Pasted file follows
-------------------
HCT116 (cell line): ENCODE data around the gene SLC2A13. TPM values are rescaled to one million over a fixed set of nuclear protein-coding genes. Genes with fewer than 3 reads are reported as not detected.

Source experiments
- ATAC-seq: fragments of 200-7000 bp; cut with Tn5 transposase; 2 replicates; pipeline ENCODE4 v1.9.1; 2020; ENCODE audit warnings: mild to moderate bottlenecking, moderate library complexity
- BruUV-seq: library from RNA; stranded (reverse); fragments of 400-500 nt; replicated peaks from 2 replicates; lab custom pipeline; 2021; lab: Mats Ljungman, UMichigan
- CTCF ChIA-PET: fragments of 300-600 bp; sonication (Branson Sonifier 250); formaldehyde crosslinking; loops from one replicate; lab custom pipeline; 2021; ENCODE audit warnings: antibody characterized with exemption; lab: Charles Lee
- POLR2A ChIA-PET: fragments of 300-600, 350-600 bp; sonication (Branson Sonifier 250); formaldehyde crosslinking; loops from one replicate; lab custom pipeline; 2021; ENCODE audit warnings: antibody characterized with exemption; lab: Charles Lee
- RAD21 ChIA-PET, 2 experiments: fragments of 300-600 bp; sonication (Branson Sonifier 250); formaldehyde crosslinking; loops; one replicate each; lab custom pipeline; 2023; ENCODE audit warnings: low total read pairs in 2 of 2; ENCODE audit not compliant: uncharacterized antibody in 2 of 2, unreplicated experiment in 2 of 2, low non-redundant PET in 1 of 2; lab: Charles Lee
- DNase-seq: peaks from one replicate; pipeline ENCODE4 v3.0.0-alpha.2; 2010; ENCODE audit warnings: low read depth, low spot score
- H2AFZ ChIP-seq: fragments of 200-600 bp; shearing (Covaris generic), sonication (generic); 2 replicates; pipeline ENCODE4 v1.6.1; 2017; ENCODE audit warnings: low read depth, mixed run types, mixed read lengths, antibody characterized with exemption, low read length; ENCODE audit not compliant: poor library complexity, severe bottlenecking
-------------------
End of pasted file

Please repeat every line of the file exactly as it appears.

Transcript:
HCT116 (cell line): ENCODE data around the gene SLC2A13. TPM values are rescaled to one million over a fixed set of nuclear protein-coding genes. Genes with fewer than 3 reads are reported as not detected.

Source experiments
- ATAC-seq: fragments of 200-7000 bp; cut with Tn5 transposase; 2 replicates; pipeline ENCODE4 v1.9.1; 2020; ENCODE audit warnings: mild to moderate bottlenecking, moderate library complexity
- BruUV-seq: library from RNA; stranded (reverse); fragments of 400-500 nt; replicated peaks from 2 replicates; lab custom pipeline; 2021; lab: Mats Ljungman, UMichigan
- CTCF ChIA-PET: fragments of 300-600 bp; sonication (Branson Sonifier 250); formaldehyde crosslinking; loops from one replicate; lab custom pipeline; 2021; ENCODE audit warnings: antibody characterized with exemption; lab: Charles Lee
- POLR2A ChIA-PET: fragments of 300-600, 350-600 bp; sonication (Branson Sonifier 250); formaldehyde crosslinking; loops from one replicate; lab custom pipeline; 2021; ENCODE audit warnings: antibody characterized with exemption; lab: Charles Lee
- RAD21 ChIA-PET, 2 experiments: fragments of 300-600 bp; sonication (Branson Sonifier 250); formaldehyde crosslinking; loops; one replicate each; lab custom pipeline; 2023; ENCODE audit warnings: low total read pairs in 2 of 2; ENCODE audit not compliant: uncharacterized antibody in 2 of 2, unreplicated experiment in 2 of 2, low non-redundant PET in 1 of 2; lab: Charles Lee
- DNase-seq: peaks from one replicate; pipeline ENCODE4 v3.0.0-alpha.2; 2010; ENCODE audit warnings: low read depth, low spot score
- H2AFZ ChIP-seq: fragments of 200-600 bp; shearing (Covaris generic), sonication (generic); 2 replicates; pipeline ENCODE4 v1.6.1; 2017; ENCODE audit warnings: low read depth, mixed run types, mixed read lengths, antibody characterized with exemption, low read length; ENCODE audit not compliant: poor library complexity, severe bottlenecking